Since Nuristan is a highly ethnically homogeneous province, there are few incidents of inter-ethnic violence. However, there are instances of disputes among inhabitants, some of which continue for decades. Nuristan has suffered from its inaccessibility and lack of infrastructure. The government presence is under-developed, even compared to neighboring provinces. Nuristan's formal educational sector is weak, with few professional teachers. Due to its proximity to Pakistan, many of the inhabitants are actively involved in trade and commerce across the border.

Demographics

99.9% are Nuristani, 0.1% Gujar

Nuristan Province on nps.edu [5] 90% speak the following Nuristani languages:[6]

The Pashayi language is spoken by 15% people.[6]

The main Nuristani tribes in the province are:

  • Katta (38%)
  • Kalasha (30%)
  • Ashkori or Wamayee (12%)
  • Kam (15%)
  • Parsoon (4%)

Districts


Districts of Nuristan Province
District Center Population[6] Area[7] Notes
Bargi Matal
Du Ab Est. 2004 formerly part of Nuristan District and Mangol District
Kamdesh Kamdish
Mandol Lost territory to Du Ab District in 2004
Nurgram Est. 2004 formerly part of Nuristan District and Wama District
Parun Est. 2004 formerly part of Wama District
Wama Lost territory to Parun District and Nurgram District in 2004
Want

Politics

From 2005 Mohammad Tamim Nuristani was governor of Nuristan Province but was fired by Afghan president Hamid Karzai in July 2008. His replacement as governor, Hazrat Din Noor, was killed in a car crash on September 5, 2008.[8] He was replaced by Jamaluddin Badar. Mohammad Tamim Nuristani was reappointed governor in 2011.

Operation Enduring Freedom

A map from the Ministry of the Interior produced on August 5, 2009 showed the western region of Nuristan to be under “enemy control”. There have been numerous conflicts between the Taliban, at times in tandem with other militias, and coalition forces. On 6 April 2008 elements of the 3rd Special Forces Group led Afghan soldiers from the Commando Brigade into the Shok valley in an unsuccessful attempt to capture the leader of the insurgent group Hezb-e-Islami Gulbuddin, Gulbuddin Hekmatyar. On July 13, 2008 approximately 200 Taliban guerrillas attacked a NATO position just south of Nuristan, near the village of Wanat in the Waygal District, killing 9 US soldiers.[9] In the following year, in early October, more than 350 Taliban fighters backed by members of the Hezb-i-Islami Gulbuddin and other militia groups fought US soldiers and Afghan police in the Battle of Kamdesh at Camp Keating in Nuristan. The base was nearly overrun; more than 100 Taliban fighters, eight US soldiers, and seven Afghan security officers were killed during the fighting.[10][11][12][13] Four days after the battle, in early October 2009, U.S. forces withdrew from their four main bases in Nuristan, as part of a plan by General Stanley McChrystal to pull troops out of small outposts and relocate them closer to cities.[14] The U.S. has pulled out from some areas in the past, but never from all four main bases.[15] A month after the U.S. pullout the Taliban was governing openly in Nuristan.[16] In June of 2012, US Forces moved back into Nuristan Province.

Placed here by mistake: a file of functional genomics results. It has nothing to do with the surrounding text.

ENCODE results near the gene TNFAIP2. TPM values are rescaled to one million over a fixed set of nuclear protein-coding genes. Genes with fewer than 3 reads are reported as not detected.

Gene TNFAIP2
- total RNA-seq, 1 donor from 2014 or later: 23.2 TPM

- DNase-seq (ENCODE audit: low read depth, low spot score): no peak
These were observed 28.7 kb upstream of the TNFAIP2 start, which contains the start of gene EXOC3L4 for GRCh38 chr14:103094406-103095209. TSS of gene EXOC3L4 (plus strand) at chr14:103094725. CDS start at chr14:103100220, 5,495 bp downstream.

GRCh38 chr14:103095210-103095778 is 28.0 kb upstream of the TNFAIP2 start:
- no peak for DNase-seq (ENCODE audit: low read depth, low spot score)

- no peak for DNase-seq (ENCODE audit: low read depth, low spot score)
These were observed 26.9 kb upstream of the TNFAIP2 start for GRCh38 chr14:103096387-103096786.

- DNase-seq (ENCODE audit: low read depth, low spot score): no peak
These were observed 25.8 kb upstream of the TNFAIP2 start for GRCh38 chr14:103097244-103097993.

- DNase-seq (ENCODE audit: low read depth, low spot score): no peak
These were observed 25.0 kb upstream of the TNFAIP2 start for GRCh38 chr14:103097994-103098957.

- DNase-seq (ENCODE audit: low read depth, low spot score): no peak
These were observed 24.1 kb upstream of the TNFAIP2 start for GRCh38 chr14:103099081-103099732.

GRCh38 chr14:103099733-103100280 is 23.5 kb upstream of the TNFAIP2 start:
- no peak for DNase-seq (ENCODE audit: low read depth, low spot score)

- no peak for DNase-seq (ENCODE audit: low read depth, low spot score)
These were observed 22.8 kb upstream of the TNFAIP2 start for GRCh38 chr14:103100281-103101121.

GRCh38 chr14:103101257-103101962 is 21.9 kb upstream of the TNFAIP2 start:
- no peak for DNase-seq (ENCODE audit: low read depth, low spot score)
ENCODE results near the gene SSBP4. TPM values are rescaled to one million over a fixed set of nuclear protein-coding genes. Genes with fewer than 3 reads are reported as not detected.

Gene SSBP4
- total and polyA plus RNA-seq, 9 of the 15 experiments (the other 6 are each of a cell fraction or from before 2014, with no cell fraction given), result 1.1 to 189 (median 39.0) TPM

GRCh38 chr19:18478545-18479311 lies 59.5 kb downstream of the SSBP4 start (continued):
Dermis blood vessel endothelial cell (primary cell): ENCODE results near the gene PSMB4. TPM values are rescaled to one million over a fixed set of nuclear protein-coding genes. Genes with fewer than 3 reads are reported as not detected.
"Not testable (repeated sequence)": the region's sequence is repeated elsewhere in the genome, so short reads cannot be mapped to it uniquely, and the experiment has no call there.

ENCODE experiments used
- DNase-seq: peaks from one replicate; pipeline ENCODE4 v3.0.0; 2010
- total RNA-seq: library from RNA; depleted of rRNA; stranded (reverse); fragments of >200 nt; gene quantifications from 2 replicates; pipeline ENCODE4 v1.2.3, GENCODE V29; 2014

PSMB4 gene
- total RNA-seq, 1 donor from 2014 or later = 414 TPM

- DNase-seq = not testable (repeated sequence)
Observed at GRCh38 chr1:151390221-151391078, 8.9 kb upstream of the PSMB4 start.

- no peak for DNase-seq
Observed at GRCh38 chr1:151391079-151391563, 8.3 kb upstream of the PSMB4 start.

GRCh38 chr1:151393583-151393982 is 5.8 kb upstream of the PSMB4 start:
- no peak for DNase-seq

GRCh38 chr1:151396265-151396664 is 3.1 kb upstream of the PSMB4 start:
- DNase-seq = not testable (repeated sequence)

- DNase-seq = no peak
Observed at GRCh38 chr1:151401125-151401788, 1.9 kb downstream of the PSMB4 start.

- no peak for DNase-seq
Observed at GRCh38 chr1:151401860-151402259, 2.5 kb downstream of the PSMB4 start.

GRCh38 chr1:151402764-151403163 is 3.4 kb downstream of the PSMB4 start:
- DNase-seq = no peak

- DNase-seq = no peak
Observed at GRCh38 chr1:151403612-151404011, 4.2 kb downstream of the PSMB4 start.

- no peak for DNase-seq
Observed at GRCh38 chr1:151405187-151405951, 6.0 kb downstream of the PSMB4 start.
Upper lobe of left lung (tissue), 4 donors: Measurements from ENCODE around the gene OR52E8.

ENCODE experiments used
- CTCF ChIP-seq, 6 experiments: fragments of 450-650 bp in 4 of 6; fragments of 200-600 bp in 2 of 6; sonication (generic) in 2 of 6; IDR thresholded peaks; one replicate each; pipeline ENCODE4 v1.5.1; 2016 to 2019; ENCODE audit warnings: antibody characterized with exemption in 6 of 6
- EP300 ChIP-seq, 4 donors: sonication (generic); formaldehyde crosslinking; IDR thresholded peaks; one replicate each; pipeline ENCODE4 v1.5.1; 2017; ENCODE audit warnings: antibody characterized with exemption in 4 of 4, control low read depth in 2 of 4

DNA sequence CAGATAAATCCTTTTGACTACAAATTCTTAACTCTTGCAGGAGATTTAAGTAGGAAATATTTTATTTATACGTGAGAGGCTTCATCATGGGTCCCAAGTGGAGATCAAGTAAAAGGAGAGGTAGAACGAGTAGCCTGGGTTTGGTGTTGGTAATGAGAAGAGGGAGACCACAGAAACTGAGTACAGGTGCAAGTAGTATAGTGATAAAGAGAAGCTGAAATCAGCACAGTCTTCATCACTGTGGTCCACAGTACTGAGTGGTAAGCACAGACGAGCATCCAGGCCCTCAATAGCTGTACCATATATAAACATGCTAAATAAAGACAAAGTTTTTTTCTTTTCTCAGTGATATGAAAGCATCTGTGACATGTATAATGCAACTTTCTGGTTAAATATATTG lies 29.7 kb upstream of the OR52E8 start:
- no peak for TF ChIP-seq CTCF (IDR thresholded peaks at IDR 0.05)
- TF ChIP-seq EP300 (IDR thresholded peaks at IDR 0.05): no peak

In popular culture

  • Nuristan is the subject of the book A Short Walk in the Hindu Kush by the British travel writer Eric Newby.
  • Nuristan was the location of three of the missions in Hitman 2: Silent Assassin.
  • Rudyard Kipling's short story The Man Who Would Be King and the film inspired by it are set in pre-Islamic Nuristan.

See also

References

  • Dupree, Nancy Hatch (1977): An Historical Guide to Afghanistan. 1st Edition: 1970. 2nd Edition. Revised and Enlarged. Afghan Tourist Organization. LINK
  • Richard F. Strand. (1997–present) Richard Strand's Nuristan Site LINK. The most accurate and comprehensive source on Nuristan, by the world's leading scholar on the languages and ethnic groups of Nuristan.
  • M. Klimburg. NURISTAN in Encyclopedia Iranica. LINK

External sources

  • Linguistics and ethnography of Nuristân and neighboring regions, collected and analyzed by Richard F. Strand
  • University of Montana presentation on Nuristan
  1. redirect Template:Districts of Afghanistanml:നൂറിസ്ഥാന്‍